I was really honoured to go and speak. It’s always such an incredible event, and the focus this year is climate change. We are all aware that this is a huge crisis, but it really needs to be put at the forefront of our minds: it affects everything and underlies absolutely everything, so if we’re not taking care of our world, we are not taking care of anything. This planet is our home. It’s the only one we have. And, unfortunately, this kind of climate crisis puts many women at their most vulnerable all over the world.
Every year on International Women’s Day, the phrase International Men’s Day begins trending because some men (not all men) fail to understand that they already have their own day. What would you say to those people?
I think people need to look at facts and statistics. Even the industry I’m in, which is very progressive and open, is still so far behind in terms of equality for women. And in terms of the amount of abuse that transwomen are now getting online as well… we’ve sort of taken a step backwards. So we need to be able to have open discussions. We need to look at these men and be like, “OK, why do you feel like this and why is it affecting you and why do you feel like it’s negative?”
Let’s have a conversation about things rather than getting angry about them. It’s the only way to make it clear that women are still earning so much less money in terms of government figures. There is a lack of balance that needs to be addressed.
There’s also the #GoWokeGoBroke movement on social media. Do you think this is having a negative impact on viewing figures?
One of the worst times I got attacked on Twitter was over something that I did not even anticipate. I was filming a scene for Derry Girls and there were 13 actors in it, and only one of them was a man. I was like, “It’s amazing to have 12 women in a scene in a mainstream comedy show on Channel 4” and I tweeted it and left my phone and then came back to a barrage of abuse.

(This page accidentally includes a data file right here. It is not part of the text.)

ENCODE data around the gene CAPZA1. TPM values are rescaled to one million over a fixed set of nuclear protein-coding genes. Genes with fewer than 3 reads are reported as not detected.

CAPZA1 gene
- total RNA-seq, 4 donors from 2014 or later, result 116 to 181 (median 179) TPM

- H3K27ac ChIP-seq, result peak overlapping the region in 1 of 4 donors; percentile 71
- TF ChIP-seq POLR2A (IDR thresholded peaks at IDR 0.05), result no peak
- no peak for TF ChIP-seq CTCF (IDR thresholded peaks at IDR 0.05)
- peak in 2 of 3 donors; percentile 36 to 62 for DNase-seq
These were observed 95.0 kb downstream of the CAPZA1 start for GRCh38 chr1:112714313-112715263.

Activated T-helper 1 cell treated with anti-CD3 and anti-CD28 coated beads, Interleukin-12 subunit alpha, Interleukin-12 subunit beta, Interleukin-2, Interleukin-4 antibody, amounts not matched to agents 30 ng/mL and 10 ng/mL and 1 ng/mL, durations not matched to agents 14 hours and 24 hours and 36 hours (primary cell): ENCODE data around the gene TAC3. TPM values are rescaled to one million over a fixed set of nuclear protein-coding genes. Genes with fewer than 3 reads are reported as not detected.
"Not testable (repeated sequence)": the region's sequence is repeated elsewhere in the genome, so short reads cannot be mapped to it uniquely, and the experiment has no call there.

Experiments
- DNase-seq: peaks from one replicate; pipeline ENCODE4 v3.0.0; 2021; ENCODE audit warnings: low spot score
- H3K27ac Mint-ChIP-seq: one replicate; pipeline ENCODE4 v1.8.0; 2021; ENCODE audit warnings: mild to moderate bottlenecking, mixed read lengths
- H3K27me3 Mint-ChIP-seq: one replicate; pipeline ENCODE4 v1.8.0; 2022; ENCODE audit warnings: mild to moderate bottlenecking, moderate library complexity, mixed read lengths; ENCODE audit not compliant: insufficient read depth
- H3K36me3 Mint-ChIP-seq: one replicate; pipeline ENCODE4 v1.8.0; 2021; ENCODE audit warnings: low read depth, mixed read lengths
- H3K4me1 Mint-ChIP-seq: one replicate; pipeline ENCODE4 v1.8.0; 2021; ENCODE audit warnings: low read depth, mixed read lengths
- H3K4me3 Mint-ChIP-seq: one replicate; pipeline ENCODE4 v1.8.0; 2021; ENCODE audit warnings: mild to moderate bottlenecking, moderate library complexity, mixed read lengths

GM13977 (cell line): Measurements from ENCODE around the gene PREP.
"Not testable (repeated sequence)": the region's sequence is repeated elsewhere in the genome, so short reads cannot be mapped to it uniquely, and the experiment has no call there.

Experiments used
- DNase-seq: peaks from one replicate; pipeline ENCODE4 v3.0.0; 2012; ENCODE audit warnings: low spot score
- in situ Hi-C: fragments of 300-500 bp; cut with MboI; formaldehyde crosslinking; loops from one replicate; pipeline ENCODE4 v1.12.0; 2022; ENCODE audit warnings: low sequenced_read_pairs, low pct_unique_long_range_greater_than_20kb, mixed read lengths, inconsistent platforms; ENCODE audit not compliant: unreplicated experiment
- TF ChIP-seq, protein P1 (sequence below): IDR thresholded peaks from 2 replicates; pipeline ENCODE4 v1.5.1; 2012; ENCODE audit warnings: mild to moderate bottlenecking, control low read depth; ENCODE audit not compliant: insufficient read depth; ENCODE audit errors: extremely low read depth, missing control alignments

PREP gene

I think, for some, equality feels like injustice, but we all have to check our privilege. And that’s why it’s important to go and see things in the cinema if you support women, like Little Women and Birds of Prey, or watch shows on TV, like Derry Girls.
And remember: no one’s not making those movies for men. It’s not like it’s taking a space away from them.
Of course, some misogynists aren’t keyboard warriors. Tabloid journalism is under a lot of scrutiny at the moment, particularly in the way in which it writes about women in the spotlight. I know you’ve received some negative commentary from the tabloids yourself, what would you say needs to change?
I came into the public eye at a certain age, where I was a little older and I kind of knew how to deal with this bullshit. But it made me really angry and sad thinking about a young girl, who wants to be an actor, seeing all this shit I’m getting and deciding not to do it. We have social media now, so we can’t afford to be scared. And I want people to feel like they absolutely should stand up for themselves.
The press really needs to be investigated in how it talks about women and reduces us solely to our bodies, our looks. I feel like I have far more interesting things to say about me than that: I work hard and I love my job. And look at the way the press treated Caroline Flack: it’s so horribly upsetting. Yes, that was tabloid power at its most extreme, but it does show the very real power they have.
It’s quite scary to deal with tabloids because you don’t want to get on their bad side, just in case they do something… although they tend to always write something regardless. But I really hope that some change happens. It desperately needs to.
How can we all strive to see the positive change we want to see. What four little things do you think we can all do to make the world a better place for women and girls?